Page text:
Impact of stamp duty and Brexit on UK real estate markets

Impact of stamp duty and Brexit on UK real estate markets

07 Oct 2018

Stamp duty in the united kingdom

stamp duty in the united kingdom, Prime Minister Theresa May lifted the strict cap on fund borrowing by the councils. The Prime minister said the housing crisis was one of the biggest policy challenges of the country and there was no reason to stop the council from building new homes. Conservative sources claim the new regulations will allow the councils to get extra £1 billion for building new homes. The housing charity Shelter said the new rule will allow the councils to build 27,500 new social homes as compared to 5,000 in over a year.

Labour spokesman said the injection of £2 billion will be able to provide funds for only 5,000 new homes a year from 2016 to 2021.

Regulatory changes - Stamp duty increased by 1400 percent since 1997

Earlier, PM had announced to increase stamp duty on foreign investment and London housing transactions fell by 41 percent during this time, mainly, due to the increase in stamp duties (Ludgrove Property data) and stamp duty in the united kingdom.

Further, new HMO licensing have been introduced which will affect 4 million people living in private rental homes where rules to protect residents in privately rented homes have been introduced, for landlords who let 5 or more, from 2 or more separate households. They will have to get a license from the local authority to let out.  The new measure targets to improve the living conditions in privately rented european houses, which applies from 01 Oct.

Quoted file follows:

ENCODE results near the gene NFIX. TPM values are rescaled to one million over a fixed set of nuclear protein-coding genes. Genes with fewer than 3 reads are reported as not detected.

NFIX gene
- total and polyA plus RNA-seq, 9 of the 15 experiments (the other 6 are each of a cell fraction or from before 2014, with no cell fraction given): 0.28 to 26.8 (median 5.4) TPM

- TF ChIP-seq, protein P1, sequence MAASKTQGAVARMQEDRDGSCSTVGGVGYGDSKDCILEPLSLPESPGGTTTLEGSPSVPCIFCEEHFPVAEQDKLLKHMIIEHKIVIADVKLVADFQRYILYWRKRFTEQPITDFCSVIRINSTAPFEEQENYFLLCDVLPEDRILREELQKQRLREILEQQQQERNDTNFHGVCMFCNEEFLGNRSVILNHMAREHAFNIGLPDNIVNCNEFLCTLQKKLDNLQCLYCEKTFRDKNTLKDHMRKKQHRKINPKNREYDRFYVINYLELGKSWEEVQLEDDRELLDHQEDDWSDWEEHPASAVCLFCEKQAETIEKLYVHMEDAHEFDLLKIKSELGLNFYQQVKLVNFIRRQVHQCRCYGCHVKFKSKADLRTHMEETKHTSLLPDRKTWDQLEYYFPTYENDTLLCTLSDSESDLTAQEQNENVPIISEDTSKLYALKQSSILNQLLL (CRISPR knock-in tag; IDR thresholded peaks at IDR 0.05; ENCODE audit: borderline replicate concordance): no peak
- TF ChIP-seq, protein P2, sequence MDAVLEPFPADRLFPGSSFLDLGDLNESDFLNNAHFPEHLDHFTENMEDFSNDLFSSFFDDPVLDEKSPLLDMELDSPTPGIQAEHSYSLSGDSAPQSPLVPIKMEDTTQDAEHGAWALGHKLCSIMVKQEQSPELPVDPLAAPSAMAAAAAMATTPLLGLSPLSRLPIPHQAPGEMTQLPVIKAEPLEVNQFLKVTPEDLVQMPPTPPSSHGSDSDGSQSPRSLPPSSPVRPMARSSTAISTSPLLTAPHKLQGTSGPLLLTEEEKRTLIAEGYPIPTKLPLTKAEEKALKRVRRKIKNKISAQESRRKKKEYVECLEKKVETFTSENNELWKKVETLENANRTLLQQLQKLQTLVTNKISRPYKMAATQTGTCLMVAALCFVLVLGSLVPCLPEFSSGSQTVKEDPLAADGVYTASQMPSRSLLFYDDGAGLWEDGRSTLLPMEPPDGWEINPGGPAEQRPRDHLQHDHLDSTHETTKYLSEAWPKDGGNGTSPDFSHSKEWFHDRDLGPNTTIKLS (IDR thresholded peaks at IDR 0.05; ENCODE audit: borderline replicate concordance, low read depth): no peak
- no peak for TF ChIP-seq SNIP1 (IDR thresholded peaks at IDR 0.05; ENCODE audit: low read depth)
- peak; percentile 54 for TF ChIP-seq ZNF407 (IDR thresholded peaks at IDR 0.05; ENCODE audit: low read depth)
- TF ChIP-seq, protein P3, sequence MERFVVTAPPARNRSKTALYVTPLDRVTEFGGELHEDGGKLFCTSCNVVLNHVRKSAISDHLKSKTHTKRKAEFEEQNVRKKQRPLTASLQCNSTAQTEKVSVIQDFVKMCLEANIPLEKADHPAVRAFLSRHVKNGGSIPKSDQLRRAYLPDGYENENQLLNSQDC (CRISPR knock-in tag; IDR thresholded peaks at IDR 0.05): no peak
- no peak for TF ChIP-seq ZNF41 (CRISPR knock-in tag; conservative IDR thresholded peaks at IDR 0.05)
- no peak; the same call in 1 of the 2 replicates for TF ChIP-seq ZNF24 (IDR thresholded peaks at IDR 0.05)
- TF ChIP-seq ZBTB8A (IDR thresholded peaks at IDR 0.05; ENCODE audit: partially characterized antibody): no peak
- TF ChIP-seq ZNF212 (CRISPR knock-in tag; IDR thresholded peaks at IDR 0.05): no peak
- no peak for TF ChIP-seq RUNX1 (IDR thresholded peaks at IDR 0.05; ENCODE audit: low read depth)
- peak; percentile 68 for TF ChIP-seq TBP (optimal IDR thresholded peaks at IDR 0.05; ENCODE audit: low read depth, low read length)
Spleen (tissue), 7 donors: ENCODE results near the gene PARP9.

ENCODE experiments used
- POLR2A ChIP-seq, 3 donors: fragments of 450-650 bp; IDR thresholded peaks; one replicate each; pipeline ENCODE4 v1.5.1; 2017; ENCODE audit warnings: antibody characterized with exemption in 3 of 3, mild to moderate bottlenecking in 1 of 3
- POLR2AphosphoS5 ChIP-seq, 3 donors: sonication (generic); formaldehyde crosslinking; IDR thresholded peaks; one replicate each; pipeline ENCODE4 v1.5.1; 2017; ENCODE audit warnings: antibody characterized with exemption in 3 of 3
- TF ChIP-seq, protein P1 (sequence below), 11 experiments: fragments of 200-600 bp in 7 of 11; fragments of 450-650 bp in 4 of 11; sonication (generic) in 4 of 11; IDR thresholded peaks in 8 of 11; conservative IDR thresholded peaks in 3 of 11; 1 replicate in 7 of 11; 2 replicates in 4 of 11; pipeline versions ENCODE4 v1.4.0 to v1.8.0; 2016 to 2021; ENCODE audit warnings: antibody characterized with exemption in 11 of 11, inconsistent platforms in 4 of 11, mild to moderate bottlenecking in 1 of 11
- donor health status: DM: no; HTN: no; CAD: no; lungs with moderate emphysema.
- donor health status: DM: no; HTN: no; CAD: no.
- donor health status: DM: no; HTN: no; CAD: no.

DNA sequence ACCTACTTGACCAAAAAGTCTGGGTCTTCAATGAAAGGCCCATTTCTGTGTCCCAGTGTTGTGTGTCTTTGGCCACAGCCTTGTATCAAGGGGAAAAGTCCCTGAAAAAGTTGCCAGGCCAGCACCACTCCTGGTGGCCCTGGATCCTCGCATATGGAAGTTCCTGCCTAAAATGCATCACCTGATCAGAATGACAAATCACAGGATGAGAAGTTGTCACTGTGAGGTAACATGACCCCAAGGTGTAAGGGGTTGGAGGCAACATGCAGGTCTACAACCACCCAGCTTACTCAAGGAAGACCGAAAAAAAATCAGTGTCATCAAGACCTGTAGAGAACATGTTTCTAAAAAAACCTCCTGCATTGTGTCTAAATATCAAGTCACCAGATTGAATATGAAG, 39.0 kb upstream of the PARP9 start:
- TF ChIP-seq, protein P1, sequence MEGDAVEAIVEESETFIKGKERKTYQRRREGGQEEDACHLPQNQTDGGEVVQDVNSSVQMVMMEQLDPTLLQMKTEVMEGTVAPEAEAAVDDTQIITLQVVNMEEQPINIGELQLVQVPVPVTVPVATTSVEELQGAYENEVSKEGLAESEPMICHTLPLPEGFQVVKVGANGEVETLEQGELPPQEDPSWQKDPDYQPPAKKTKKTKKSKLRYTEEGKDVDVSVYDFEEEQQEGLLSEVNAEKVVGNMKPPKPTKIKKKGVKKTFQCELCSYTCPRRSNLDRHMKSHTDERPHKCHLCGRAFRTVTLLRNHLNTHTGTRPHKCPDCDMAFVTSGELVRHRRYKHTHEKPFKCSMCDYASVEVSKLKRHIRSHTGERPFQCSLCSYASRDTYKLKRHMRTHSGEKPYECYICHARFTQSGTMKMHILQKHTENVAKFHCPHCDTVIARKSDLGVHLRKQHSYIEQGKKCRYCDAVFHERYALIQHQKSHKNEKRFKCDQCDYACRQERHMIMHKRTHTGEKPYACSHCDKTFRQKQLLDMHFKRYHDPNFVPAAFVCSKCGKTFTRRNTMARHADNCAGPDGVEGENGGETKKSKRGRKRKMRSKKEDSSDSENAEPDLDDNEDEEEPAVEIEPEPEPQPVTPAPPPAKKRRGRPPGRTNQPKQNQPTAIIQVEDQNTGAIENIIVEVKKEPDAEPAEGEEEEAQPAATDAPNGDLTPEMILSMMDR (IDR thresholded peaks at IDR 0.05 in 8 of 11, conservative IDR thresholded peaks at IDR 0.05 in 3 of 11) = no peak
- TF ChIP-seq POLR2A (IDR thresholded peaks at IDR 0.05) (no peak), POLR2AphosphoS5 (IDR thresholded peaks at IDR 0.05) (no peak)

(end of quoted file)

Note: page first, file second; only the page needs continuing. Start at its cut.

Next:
FDI and impact on property transactions

Real estate firms believe it is stamp duty, not Brexit responsible for the low real estate transactions in London.  Local buyers believe the investment from Europe, America, and Asia led to the rise in property prices in London but it is not just London, investors are buying property in Liverpool, Manchester, and other popular locations. Some of the super-rich and even middle-income earners from Singapore, Malaysia and China are buying property due to sterling weakness and stamp duty in the united kingdom.

The IBM Global Location Trends 2018 report which was published in EY Attractiveness Survey UK for 2017 – 2018 found Manchester the most successful city for FDI outside London.  It is one of the most liveable cities and Liverpool is preferred business city where the investors such as Speke – the biomanufacturing firm, Daresbury and firms in the health sectors are investing. More business indicates growth in the number of new jobs and vacancies. Such investment shows the strength of northern powerhouse, which has a positive impact on the UK economy. However, the increase in stamp duty will restrict such investments.

China investment

The report ‘The China Dividend: Two Years In’ from Steer Davis Gleave claim there has been an increase by 38 percent in the number of visitors to the north, at the same time as the growth in the number of visitors to London was 30 percent. The students from China grew by 9 percent in Greater Manchester in the last 2 years, while, the national growth is 4 percent. This growth has been supported by Manchester-Beijing Hainan Airlines transit and china real estate market.

During this time, UK-China ties had improved and the exports of goods to China increased by 28.5 percent. The bilateral trade value reached £67.5 billion.

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